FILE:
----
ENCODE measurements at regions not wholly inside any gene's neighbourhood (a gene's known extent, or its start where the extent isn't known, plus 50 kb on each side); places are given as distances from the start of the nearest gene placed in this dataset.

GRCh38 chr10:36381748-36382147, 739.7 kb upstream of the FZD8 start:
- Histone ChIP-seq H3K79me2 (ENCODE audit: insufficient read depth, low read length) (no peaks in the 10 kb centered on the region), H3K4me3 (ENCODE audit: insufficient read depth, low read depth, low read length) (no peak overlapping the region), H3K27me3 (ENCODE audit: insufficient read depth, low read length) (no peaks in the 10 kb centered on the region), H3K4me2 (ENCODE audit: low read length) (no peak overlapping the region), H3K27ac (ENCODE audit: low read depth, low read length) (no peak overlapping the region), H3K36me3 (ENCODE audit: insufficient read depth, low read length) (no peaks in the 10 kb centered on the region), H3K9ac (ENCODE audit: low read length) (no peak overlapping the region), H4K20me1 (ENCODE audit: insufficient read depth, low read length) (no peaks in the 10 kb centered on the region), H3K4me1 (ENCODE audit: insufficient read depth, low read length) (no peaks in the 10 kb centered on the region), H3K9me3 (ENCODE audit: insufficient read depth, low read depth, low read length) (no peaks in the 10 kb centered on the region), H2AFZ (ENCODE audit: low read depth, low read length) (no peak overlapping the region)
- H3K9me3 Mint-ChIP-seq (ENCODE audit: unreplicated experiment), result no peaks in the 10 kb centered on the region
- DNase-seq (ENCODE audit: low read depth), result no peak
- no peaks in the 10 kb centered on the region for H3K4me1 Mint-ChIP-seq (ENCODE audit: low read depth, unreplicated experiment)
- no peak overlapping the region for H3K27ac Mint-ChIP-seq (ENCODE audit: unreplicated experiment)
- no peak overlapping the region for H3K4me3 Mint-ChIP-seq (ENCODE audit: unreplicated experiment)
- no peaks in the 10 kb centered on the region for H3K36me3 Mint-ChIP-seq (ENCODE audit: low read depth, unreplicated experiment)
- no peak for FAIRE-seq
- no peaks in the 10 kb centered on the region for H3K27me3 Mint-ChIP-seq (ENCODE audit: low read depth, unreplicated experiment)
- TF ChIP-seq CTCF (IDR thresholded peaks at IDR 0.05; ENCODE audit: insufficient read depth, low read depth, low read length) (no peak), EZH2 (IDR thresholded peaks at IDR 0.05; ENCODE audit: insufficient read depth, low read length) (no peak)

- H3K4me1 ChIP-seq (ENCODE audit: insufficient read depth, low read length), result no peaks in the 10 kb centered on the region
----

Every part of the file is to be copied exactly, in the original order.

ENCODE measurements at regions not wholly inside any gene's neighbourhood (a gene's known extent, or its start where the extent isn't known, plus 50 kb on each side); places are given as distances from the start of the nearest gene placed in this dataset.

GRCh38 chr10:36381748-36382147, 739.7 kb upstream of the FZD8 start:
- Histone ChIP-seq H3K79me2 (ENCODE audit: insufficient read depth, low read length) (no peaks in the 10 kb centered on the region), H3K4me3 (ENCODE audit: insufficient read depth, low read depth, low read length) (no peak overlapping the region), H3K27me3 (ENCODE audit: insufficient read depth, low read length) (no peaks in the 10 kb centered on the region), H3K4me2 (ENCODE audit: low read length) (no peak overlapping the region), H3K27ac (ENCODE audit: low read depth, low read length) (no peak overlapping the region), H3K36me3 (ENCODE audit: insufficient read depth, low read length) (no peaks in the 10 kb centered on the region), H3K9ac (ENCODE audit: low read length) (no peak overlapping the region), H4K20me1 (ENCODE audit: insufficient read depth, low read length) (no peaks in the 10 kb centered on the region), H3K4me1 (ENCODE audit: insufficient read depth, low read length) (no peaks in the 10 kb centered on the region), H3K9me3 (ENCODE audit: insufficient read depth, low read depth, low read length) (no peaks in the 10 kb centered on the region), H2AFZ (ENCODE audit: low read depth, low read length) (no peak overlapping the region)
- H3K9me3 Mint-ChIP-seq (ENCODE audit: unreplicated experiment), result no peaks in the 10 kb centered on the region
- DNase-seq (ENCODE audit: low read depth), result no peak
- no peaks in the 10 kb centered on the region for H3K4me1 Mint-ChIP-seq (ENCODE audit: low read depth, unreplicated experiment)
- no peak overlapping the region for H3K27ac Mint-ChIP-seq (ENCODE audit: unreplicated experiment)
- no peak overlapping the region for H3K4me3 Mint-ChIP-seq (ENCODE audit: unreplicated experiment)
- no peaks in the 10 kb centered on the region for H3K36me3 Mint-ChIP-seq (ENCODE audit: low read depth, unreplicated experiment)
- no peak for FAIRE-seq
- no peaks in the 10 kb centered on the region for H3K27me3 Mint-ChIP-seq (ENCODE audit: low read depth, unreplicated experiment)
- TF ChIP-seq CTCF (IDR thresholded peaks at IDR 0.05; ENCODE audit: insufficient read depth, low read depth, low read length) (no peak), EZH2 (IDR thresholded peaks at IDR 0.05; ENCODE audit: insufficient read depth, low read length) (no peak)

- H3K4me1 ChIP-seq (ENCODE audit: insufficient read depth, low read length), result no peaks in the 10 kb centered on the region